Plant breeders are challenged with sustaining global crop improvements. Is there a limit to crop yield? Our lab is addressing this question using three favorite plants: tomatoes, Lisianthus and autotetraploid roses. By integrating in a single web-based platform a broad germplasm base, deep ontology defined phenotypes, and multiple genome sequences we identify genes and mechanisms that dictate crop productivity. Our integrated breeding efforts unite classical and genomics assisted methods to demonstrate that yield barriers are only there to be broken.
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- Lippman Z and D Zamir (2007) Heterosis: revisiting the magic. Trends in Genetics 23: 60-66.
- Zachary Lippman, Yaniv Semel and Dani Zamir (2007) An integrated view of quantitative trait variation using tomato interspecific introgression lines. Current Opinion in Genetics and Development 17: 545-552.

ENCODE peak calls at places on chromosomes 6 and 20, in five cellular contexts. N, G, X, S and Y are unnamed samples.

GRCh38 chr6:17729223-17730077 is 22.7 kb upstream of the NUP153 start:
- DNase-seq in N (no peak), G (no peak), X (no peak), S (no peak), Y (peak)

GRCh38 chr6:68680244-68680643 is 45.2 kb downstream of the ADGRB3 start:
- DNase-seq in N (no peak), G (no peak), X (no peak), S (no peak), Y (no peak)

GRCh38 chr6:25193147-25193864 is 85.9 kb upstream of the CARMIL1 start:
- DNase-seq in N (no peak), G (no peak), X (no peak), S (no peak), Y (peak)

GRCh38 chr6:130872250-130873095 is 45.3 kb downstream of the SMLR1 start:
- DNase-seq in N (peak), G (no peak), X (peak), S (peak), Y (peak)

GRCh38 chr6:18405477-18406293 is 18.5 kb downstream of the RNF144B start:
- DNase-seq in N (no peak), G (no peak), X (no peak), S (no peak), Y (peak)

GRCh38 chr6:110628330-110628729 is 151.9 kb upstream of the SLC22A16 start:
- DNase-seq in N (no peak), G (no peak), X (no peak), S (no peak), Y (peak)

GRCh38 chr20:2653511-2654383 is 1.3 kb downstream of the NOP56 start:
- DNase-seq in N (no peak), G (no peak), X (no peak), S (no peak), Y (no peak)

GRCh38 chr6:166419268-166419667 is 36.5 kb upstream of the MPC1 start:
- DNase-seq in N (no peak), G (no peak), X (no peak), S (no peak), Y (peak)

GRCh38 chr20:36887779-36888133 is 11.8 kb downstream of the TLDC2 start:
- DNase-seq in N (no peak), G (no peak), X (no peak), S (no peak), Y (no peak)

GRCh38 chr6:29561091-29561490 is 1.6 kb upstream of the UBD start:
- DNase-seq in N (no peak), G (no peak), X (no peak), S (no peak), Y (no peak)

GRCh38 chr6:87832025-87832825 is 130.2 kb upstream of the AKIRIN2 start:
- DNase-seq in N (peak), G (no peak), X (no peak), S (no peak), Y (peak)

- Zachary B. Lippman, Oded Cohen, John Alvarez, Muhammad Abu-Abied, Irena Pekker, Ilan Paran, Yuval Eshed, and Dani Zamir (2008). The making of a compound inflorescence in tomato and related nightshades. PLoS Biology 18;6(11):e288.
- Uri Krieger, Zachary B. Lippman and Dani Zamir (2010) The flowering gene SINGLE FLOWER TRUSS drives heterosis for yield in tomato. Nature Genetics 42:459-63.
- The Tomato Genome Consortium (2012) The tomato genome sequence provides insights into fleshy fruit evolution. Nature (in press).